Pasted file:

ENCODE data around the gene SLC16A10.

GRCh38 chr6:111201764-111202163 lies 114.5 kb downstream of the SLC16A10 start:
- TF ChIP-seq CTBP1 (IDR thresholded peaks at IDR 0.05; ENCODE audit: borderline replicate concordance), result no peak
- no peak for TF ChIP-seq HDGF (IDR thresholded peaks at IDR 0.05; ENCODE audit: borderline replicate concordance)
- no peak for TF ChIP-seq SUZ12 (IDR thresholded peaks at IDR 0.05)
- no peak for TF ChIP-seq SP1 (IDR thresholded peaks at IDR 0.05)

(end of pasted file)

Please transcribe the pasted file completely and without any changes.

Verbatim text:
ENCODE data around the gene SLC16A10.

GRCh38 chr6:111201764-111202163 lies 114.5 kb downstream of the SLC16A10 start:
- TF ChIP-seq CTBP1 (IDR thresholded peaks at IDR 0.05; ENCODE audit: borderline replicate concordance), result no peak
- no peak for TF ChIP-seq HDGF (IDR thresholded peaks at IDR 0.05; ENCODE audit: borderline replicate concordance)
- no peak for TF ChIP-seq SUZ12 (IDR thresholded peaks at IDR 0.05)
- no peak for TF ChIP-seq SP1 (IDR thresholded peaks at IDR 0.05)